YouTube is rolling out a number of changes to its platform today, which will allow anyone with a 360-degree camera to live-stream events.
The new feature on YouTube could be an important stepping stone to taking immersive video mainstream. The launch is timed to coincide with this weekend's Coachella music festival, where some performances will be live-streamed in 360 degrees for the first time.
It's the first service to launch 360-degree live-streaming and arrives alongside the launch of spatial audio on YouTube, which promises to blast sound from all directions "just as in the real world".
"Just as watching a concert in 360 degrees can give you an unmatched immersive experience, spatial audio allows you to listen along as you do in real life, where depth, distance, and intensity all play a role," YouTube chief product officer Neal Mohan said in a blog post.
The company has created a YouTube playlist to show off the two new features, which can be done from an Android device.
According to The Verge, YouTube is also now accepting content at 1440p and 60 frames per second to support live 360-streaming, as well as enabling support for DASH and VP9 ingestion to reduce the size of data transmissions required for a super high-quality stream.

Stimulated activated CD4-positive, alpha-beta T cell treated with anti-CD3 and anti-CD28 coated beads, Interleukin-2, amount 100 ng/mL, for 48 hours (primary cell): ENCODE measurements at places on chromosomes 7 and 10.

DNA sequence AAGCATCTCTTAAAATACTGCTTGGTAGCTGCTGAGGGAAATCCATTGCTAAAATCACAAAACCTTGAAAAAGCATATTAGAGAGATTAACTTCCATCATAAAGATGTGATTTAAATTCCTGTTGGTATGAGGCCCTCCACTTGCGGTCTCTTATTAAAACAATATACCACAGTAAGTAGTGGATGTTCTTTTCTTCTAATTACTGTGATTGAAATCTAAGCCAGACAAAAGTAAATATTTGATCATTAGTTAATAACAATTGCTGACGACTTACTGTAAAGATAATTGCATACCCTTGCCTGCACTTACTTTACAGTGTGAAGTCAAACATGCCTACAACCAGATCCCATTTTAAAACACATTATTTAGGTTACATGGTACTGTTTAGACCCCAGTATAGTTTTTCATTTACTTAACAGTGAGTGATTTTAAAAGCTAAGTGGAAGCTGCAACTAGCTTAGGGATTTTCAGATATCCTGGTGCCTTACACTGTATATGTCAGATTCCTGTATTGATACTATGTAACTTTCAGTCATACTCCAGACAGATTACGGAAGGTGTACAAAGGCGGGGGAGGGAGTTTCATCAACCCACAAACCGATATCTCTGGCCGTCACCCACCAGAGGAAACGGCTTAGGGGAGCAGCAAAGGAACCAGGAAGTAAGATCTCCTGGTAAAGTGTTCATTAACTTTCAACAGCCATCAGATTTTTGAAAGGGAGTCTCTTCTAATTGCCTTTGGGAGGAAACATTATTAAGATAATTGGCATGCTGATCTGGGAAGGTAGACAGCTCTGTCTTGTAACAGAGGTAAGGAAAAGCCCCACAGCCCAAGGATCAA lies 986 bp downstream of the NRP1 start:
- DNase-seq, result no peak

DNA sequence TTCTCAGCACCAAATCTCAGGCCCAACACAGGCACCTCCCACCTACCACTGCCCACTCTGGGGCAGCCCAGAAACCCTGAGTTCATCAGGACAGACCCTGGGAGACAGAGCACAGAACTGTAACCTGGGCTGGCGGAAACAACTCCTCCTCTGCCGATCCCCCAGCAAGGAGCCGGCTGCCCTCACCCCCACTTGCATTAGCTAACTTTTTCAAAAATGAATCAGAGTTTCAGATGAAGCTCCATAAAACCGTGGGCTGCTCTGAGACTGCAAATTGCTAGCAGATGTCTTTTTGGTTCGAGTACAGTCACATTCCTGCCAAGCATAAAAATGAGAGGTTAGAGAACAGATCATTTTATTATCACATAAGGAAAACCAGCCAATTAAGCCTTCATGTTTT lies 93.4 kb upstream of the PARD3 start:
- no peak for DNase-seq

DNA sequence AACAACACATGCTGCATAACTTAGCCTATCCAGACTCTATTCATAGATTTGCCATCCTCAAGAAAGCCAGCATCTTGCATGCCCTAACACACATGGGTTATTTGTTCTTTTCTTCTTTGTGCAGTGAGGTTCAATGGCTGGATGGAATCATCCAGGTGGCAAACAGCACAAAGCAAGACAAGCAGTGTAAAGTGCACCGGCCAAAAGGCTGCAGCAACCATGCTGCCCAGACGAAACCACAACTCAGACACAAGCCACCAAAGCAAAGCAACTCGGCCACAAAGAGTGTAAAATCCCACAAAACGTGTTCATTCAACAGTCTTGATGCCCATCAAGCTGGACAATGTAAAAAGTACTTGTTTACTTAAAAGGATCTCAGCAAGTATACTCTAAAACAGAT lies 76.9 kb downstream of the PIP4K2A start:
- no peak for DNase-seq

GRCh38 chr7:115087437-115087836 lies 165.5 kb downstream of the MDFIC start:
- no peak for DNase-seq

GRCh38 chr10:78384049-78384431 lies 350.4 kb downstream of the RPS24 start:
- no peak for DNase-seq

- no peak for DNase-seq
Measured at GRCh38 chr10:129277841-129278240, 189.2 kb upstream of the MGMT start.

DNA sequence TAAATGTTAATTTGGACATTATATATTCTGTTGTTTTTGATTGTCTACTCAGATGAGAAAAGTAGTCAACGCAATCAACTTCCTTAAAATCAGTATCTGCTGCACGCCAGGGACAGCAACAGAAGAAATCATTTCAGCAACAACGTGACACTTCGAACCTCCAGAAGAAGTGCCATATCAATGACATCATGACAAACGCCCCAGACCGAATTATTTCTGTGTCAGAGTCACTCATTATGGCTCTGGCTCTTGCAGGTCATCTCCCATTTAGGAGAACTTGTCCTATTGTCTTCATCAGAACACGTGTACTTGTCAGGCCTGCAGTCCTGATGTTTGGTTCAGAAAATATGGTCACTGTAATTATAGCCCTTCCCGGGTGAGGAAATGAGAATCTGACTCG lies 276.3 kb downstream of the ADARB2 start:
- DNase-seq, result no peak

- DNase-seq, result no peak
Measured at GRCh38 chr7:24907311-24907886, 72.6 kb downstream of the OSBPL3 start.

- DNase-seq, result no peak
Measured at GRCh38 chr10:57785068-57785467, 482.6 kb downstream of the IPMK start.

It also notes that live 360-streaming doesn't support spatial audio or 3D video.
The 360 live-streaming comes just over a year after YouTube rolled out 360-degree video, which YouTube points out is being used by musicians, brands, and athletes. Mohan sees opportunities for 360-degree storytelling in classrooms, sports arenas, and in the context of travel.
As far as end users go, they won't need to make any additional investments in hardware to view live 360-degree content, such as Facebook's $600 Oculus Rift, or Samsung's Gear headset.
This position is in line with Google's approach to VR with its low-cost Google Cardboard, which as of November could be used to view VR video on YouTube.
YouTube creators can also shoot in 360 degrees for about $350, even though there are high-end professional units such as the $17,000 prototype that Facebook recently revealed at its F8 conference.
As noted by The Verge, creators can shoot with 360-degree cameras such as the $350 Ricoh Theta, the $500 ALLie, and the $1,800 Orah 4i.